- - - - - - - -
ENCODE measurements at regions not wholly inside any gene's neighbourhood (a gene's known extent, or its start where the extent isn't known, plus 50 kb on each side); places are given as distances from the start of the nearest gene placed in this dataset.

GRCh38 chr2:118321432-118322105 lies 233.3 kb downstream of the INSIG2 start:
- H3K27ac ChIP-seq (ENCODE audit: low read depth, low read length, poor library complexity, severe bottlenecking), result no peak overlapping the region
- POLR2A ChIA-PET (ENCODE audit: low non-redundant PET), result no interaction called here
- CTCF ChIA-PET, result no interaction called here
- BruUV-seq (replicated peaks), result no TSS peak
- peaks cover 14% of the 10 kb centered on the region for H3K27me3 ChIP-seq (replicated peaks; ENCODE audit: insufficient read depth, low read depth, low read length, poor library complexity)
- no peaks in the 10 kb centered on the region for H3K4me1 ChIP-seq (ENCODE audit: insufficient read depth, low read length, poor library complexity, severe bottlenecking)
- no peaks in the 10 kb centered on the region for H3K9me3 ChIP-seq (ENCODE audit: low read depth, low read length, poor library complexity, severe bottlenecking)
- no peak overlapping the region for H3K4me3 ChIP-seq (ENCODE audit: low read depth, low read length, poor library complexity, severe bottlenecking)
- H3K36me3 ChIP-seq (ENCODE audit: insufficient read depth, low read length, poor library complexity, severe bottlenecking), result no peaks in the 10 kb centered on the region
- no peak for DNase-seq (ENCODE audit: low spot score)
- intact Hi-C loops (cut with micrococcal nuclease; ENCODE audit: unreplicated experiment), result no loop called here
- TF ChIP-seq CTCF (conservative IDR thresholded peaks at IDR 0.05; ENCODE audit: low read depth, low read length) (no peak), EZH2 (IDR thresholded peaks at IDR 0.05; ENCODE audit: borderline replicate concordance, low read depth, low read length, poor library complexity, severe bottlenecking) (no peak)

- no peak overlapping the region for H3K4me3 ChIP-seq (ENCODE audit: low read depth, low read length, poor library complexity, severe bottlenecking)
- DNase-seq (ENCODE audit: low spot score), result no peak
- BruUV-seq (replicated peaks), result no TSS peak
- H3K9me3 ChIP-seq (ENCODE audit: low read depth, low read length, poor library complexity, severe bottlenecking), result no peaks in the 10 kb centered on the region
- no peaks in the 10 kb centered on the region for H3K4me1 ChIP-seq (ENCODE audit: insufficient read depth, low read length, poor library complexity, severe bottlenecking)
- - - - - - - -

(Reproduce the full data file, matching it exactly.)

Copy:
ENCODE measurements at regions not wholly inside any gene's neighbourhood (a gene's known extent, or its start where the extent isn't known, plus 50 kb on each side); places are given as distances from the start of the nearest gene placed in this dataset.

GRCh38 chr2:118321432-118322105 lies 233.3 kb downstream of the INSIG2 start:
- H3K27ac ChIP-seq (ENCODE audit: low read depth, low read length, poor library complexity, severe bottlenecking), result no peak overlapping the region
- POLR2A ChIA-PET (ENCODE audit: low non-redundant PET), result no interaction called here
- CTCF ChIA-PET, result no interaction called here
- BruUV-seq (replicated peaks), result no TSS peak
- peaks cover 14% of the 10 kb centered on the region for H3K27me3 ChIP-seq (replicated peaks; ENCODE audit: insufficient read depth, low read depth, low read length, poor library complexity)
- no peaks in the 10 kb centered on the region for H3K4me1 ChIP-seq (ENCODE audit: insufficient read depth, low read length, poor library complexity, severe bottlenecking)
- no peaks in the 10 kb centered on the region for H3K9me3 ChIP-seq (ENCODE audit: low read depth, low read length, poor library complexity, severe bottlenecking)
- no peak overlapping the region for H3K4me3 ChIP-seq (ENCODE audit: low read depth, low read length, poor library complexity, severe bottlenecking)
- H3K36me3 ChIP-seq (ENCODE audit: insufficient read depth, low read length, poor library complexity, severe bottlenecking), result no peaks in the 10 kb centered on the region
- no peak for DNase-seq (ENCODE audit: low spot score)
- intact Hi-C loops (cut with micrococcal nuclease; ENCODE audit: unreplicated experiment), result no loop called here
- TF ChIP-seq CTCF (conservative IDR thresholded peaks at IDR 0.05; ENCODE audit: low read depth, low read length) (no peak), EZH2 (IDR thresholded peaks at IDR 0.05; ENCODE audit: borderline replicate concordance, low read depth, low read length, poor library complexity, severe bottlenecking) (no peak)

- no peak overlapping the region for H3K4me3 ChIP-seq (ENCODE audit: low read depth, low read length, poor library complexity, severe bottlenecking)
- DNase-seq (ENCODE audit: low spot score), result no peak
- BruUV-seq (replicated peaks), result no TSS peak
- H3K9me3 ChIP-seq (ENCODE audit: low read depth, low read length, poor library complexity, severe bottlenecking), result no peaks in the 10 kb centered on the region
- no peaks in the 10 kb centered on the region for H3K4me1 ChIP-seq (ENCODE audit: insufficient read depth, low read length, poor library complexity, severe bottlenecking)